I Came to Physiotherapy with Shoulder Pain… So Why am I Doing Posture Exercises?

Apr26th 2018

When we reach overhead, there are small movements that happen at the shoulder ball-and-socket joint, the shoulder blade rotates upward and tips backwards, and spine extends and rotates… at least that’s what we hope to see! So, when someone comes in with a shoulder problem, contributing factors might be a shoulder blade not moving properly or a stiff spine, which often leads us to address postural changes with our shoulder patients.

A 2015 study even showed that postural abnormality could be used as an independent predictor of both symptomatic and asymptomatic rotator cuff tears. In the study, 525 participants were divided into 4 posture types, including 1) ideal alignment, 2) kyphotic-lordotic, 3) flat-back, and 4) sway-back postures. Of the participants, 24.5% showed rotator cuff tear in 1 shoulder and 11.9% showed tears in both shoulders. The prevalence of rotator cuff tears was 2.9% with ideal alignment, 65% with kyphotic-lordotic posture, 54.3% with flat-back posture, and 48.9% with swayback posture.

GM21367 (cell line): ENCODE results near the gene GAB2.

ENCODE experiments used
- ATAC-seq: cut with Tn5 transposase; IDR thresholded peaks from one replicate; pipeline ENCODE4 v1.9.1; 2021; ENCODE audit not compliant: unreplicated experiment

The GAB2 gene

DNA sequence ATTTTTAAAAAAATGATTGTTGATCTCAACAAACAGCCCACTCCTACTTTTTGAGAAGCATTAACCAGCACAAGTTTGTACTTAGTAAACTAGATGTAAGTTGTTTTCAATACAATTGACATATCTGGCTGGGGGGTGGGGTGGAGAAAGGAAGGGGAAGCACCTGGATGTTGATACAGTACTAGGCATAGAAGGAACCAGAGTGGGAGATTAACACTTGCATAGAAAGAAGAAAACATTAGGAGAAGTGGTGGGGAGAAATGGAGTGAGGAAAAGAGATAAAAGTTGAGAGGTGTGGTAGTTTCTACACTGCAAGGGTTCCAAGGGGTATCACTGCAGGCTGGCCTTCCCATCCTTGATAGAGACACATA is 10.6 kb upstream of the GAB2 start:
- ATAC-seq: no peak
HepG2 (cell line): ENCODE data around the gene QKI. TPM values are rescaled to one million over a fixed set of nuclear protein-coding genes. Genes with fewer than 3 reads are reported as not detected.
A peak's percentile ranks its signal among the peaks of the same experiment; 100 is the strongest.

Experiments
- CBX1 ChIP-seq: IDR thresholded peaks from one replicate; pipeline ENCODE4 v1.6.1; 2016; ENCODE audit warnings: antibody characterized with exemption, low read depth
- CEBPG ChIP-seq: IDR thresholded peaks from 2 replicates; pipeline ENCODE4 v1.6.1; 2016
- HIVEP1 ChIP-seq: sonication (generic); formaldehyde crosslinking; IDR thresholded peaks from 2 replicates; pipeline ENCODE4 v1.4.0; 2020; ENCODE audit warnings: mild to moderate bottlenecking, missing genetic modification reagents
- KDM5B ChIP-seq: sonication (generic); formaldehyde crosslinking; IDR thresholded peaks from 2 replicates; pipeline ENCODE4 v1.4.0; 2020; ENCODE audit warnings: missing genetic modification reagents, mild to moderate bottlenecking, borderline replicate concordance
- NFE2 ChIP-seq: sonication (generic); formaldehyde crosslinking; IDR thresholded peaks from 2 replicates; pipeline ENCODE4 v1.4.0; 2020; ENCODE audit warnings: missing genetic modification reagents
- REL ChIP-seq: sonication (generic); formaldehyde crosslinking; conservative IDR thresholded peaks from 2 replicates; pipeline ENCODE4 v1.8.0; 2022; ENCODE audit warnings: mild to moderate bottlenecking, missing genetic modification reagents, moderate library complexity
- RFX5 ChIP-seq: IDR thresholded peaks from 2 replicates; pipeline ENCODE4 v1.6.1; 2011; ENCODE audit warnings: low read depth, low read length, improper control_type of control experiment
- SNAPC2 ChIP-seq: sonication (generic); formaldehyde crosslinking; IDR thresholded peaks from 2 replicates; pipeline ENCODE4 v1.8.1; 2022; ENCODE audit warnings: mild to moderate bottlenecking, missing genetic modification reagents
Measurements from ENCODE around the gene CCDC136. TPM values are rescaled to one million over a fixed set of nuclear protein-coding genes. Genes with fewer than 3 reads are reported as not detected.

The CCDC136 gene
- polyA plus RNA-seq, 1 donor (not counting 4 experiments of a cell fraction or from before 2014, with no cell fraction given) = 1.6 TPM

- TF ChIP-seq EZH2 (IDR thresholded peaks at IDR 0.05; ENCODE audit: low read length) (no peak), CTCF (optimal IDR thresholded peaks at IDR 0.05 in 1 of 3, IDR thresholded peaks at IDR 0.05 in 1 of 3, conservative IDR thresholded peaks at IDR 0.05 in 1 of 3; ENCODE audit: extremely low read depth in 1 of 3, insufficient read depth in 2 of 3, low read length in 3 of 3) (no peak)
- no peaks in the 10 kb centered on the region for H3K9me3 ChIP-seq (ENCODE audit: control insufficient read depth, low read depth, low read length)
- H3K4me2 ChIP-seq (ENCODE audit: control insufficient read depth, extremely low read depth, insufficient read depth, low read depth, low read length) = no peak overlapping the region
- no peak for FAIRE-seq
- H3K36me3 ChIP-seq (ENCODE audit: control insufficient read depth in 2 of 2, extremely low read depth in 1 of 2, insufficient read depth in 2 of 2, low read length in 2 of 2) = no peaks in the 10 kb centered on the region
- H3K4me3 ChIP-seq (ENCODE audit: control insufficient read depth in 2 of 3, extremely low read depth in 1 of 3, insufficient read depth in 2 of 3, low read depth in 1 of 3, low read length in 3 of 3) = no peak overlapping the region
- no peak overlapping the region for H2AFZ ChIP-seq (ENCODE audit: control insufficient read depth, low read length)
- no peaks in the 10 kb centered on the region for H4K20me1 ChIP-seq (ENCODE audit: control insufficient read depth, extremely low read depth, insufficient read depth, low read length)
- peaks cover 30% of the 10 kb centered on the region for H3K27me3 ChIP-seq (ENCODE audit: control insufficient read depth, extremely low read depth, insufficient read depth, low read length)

Goes to show you how much of an impact our posture has on our shoulder health!

Now it’s always important to remember that partial and complete rotator cuff tears are common and often respond to conservative treatments such as physiotherapy.

In fact, MRI studies of adults who have zero shoulder pain showed that 20% have partial thickness rotator cuff tears and 15% have full thickness tears. In those 60 and older, 50% who had no shoulder pain or injury had rotator cuff tears on their MRI that they did not even know about!

Has your shoulder been giving you grief? Spending too much time slouched at your desk? Give Peach Physiotherapy a call at 519-358-7342 to set up a 1-on-1 assessment to find out how we can help!

Sher JS, et al. Abnormal findings on magnetic resonance images of asymptomatic shoulders. J Bone Joint Surg Am. 1995 Jan;77(1):10-5.

Yamamoto A, et al. The impact of faulty posture on rotator cuff tears with and without symptoms. J Shoulder Elbow Surg. 2015 Mar: 23(3):446-52.